Follow the prompts to locate and import your GEDCOM file.
Since most of my known cousin matches are on Ancestry, I’m working with my Ancestry Common Ancestor matches to complete my tree on DNA Painter.
In my DNA Painter Tree, I hovered over one of my Common Ancestors. A pop-up menu opened that allowed me to ‘mark’ that ancestor as a DNA match.

If I click on the VIEW/EDIT button, it will open a window providing details about the ancestor.

Clicking on the EDIT OR ADD NOTES button opens another screen allowing me to add a note.

Since I’m using my Ancestry matches to build this genetic genealogy tree, I added a note indicating that Ancestry is the source of my DNA information. If my tree were private, I could add the identities of those DNA matches to the NOTES field.
Within a few minutes, I was able to begin my Genetic Genealogy Tree. 

This is a FANTASTIC addition to my DNA toolbox!

Organization

Have you been following all of the Facebook posts about organizing and tracking your genealogy research? If you haven’t then you might want to check out some of these posts:

If you haven’t joined these or other genealogy groups on Facebook, then you are missing out on a lot of help!

Because of the recent discussions around organizing one’s genealogy, I thought I’d share what I’ve found useful. Since my genealogy adventure began prior to the Internet, I started with a lot of paper. Thus, I had to have a way to organize it so I could go back and find my notes. As Drew Smith has suggested, I used the SURNAME as my first level of organization. Because I had too much information to fit in one folder for the SURNAME, I subdivided my notes. Below is an example of how those folders were named for one of my surnames:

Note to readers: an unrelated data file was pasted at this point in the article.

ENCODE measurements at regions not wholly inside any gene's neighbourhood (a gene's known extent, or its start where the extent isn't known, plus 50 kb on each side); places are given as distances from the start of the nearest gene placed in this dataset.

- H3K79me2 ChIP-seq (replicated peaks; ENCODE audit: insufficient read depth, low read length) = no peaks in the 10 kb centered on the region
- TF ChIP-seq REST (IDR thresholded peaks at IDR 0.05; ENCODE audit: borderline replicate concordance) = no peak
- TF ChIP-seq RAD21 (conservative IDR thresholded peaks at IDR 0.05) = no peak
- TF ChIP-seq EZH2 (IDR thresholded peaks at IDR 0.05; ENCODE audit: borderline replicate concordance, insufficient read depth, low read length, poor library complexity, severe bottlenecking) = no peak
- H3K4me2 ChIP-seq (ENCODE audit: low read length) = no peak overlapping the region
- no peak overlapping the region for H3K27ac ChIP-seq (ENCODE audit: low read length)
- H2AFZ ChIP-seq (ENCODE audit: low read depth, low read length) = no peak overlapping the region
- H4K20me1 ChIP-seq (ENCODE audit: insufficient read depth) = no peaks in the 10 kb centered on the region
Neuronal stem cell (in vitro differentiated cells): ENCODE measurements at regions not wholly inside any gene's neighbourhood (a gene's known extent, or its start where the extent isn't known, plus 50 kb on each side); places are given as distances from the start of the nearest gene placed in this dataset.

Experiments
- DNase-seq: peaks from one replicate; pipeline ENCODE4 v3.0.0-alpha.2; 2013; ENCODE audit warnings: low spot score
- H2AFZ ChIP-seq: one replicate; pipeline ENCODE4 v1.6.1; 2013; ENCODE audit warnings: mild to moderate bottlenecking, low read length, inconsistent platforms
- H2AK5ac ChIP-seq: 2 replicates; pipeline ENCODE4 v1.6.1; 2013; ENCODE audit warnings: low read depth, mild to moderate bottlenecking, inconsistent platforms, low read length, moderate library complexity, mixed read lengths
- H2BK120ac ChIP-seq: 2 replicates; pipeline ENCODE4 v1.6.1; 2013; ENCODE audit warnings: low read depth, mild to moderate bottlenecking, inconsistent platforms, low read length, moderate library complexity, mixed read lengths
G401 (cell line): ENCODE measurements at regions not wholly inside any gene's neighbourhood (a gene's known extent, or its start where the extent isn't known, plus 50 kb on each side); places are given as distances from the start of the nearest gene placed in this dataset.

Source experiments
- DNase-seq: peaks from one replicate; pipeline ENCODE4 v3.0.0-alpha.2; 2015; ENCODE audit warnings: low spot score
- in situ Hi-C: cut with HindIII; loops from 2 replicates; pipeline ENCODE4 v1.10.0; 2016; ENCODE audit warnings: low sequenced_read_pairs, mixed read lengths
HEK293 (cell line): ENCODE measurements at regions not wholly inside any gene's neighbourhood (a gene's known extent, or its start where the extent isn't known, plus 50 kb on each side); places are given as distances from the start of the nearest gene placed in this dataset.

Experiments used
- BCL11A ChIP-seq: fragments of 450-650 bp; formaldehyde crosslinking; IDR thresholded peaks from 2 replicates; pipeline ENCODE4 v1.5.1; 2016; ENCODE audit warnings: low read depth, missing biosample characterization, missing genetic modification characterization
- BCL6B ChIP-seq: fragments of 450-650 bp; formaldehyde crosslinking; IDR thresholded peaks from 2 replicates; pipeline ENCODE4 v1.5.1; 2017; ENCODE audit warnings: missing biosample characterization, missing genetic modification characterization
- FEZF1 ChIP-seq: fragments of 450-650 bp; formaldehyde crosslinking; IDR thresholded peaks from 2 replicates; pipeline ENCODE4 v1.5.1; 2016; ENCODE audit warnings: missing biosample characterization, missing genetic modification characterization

• Crawford
  • Crawford – Letters
  • Crawford – Census
  • Crawford – Kansas
  • Crawford – Indiana
  • Crawford – Ohio
  • Crawford – Kentucky
  • Crawford – Virginia

As my research has broadened to include the siblings and others of the Surname living in the area, I started adding sub-folders for those individuals. At first, I was just using the person’s name for the folder. However, the computer would sort those folder alphabetically. Growing frustrated with the alphabetical arrangement, I changed the way I named the folders to put the year of the person’s birth first. Thus, the folders get arranged chronologically.

I have applied the same concept to my file names. When I find a record for an individual, I start the file name with the date of the document, followed by brief sourcing info and end with the name(s) associated with the document. 

It took me a while to develop this organization method and naming pattern. And, my system is far from perfect, but it works for me.

Buddy File

Do you ever find yourself looking for a picture of an individual in a group and not finding it? Or, do you struggle to find a digital image of a document that someone witnessed?

I know I struggle with this issue. That’s why Tony Proctor’s presentation regarding indexing off file names during last Monday’s session of Monday’s with Myrt proved intriguing. (Organizing More Resources)